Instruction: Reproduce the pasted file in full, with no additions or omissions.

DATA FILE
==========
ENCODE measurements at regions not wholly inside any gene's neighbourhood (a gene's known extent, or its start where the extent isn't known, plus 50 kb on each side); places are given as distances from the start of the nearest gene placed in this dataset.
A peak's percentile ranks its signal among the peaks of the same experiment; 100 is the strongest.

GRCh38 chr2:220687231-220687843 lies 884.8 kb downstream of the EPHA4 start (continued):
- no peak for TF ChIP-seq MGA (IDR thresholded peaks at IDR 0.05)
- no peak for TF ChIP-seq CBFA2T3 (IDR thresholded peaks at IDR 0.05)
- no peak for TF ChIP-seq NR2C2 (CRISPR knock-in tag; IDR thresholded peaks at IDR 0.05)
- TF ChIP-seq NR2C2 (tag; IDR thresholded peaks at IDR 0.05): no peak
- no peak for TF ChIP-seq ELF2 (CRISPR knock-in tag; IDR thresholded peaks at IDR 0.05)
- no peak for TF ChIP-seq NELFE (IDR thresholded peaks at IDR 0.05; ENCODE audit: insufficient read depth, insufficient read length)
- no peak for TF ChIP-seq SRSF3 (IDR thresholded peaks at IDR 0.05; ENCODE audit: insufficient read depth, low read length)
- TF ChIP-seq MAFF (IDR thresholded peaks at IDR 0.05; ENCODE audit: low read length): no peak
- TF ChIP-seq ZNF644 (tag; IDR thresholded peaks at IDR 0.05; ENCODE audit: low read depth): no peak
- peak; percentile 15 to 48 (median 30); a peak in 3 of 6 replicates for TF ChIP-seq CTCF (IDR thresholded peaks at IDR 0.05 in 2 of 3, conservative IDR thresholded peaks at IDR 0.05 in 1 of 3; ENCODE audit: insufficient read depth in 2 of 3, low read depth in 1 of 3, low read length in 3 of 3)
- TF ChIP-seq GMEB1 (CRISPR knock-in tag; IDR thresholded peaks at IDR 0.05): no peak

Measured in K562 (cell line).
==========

ENCODE measurements at regions not wholly inside any gene's neighbourhood (a gene's known extent, or its start where the extent isn't known, plus 50 kb on each side); places are given as distances from the start of the nearest gene placed in this dataset.
A peak's percentile ranks its signal among the peaks of the same experiment; 100 is the strongest.

GRCh38 chr2:220687231-220687843 lies 884.8 kb downstream of the EPHA4 start (continued):
- no peak for TF ChIP-seq MGA (IDR thresholded peaks at IDR 0.05)
- no peak for TF ChIP-seq CBFA2T3 (IDR thresholded peaks at IDR 0.05)
- no peak for TF ChIP-seq NR2C2 (CRISPR knock-in tag; IDR thresholded peaks at IDR 0.05)
- TF ChIP-seq NR2C2 (tag; IDR thresholded peaks at IDR 0.05): no peak
- no peak for TF ChIP-seq ELF2 (CRISPR knock-in tag; IDR thresholded peaks at IDR 0.05)
- no peak for TF ChIP-seq NELFE (IDR thresholded peaks at IDR 0.05; ENCODE audit: insufficient read depth, insufficient read length)
- no peak for TF ChIP-seq SRSF3 (IDR thresholded peaks at IDR 0.05; ENCODE audit: insufficient read depth, low read length)
- TF ChIP-seq MAFF (IDR thresholded peaks at IDR 0.05; ENCODE audit: low read length): no peak
- TF ChIP-seq ZNF644 (tag; IDR thresholded peaks at IDR 0.05; ENCODE audit: low read depth): no peak
- peak; percentile 15 to 48 (median 30); a peak in 3 of 6 replicates for TF ChIP-seq CTCF (IDR thresholded peaks at IDR 0.05 in 2 of 3, conservative IDR thresholded peaks at IDR 0.05 in 1 of 3; ENCODE audit: insufficient read depth in 2 of 3, low read depth in 1 of 3, low read length in 3 of 3)
- TF ChIP-seq GMEB1 (CRISPR knock-in tag; IDR thresholded peaks at IDR 0.05): no peak

Measured in K562 (cell line).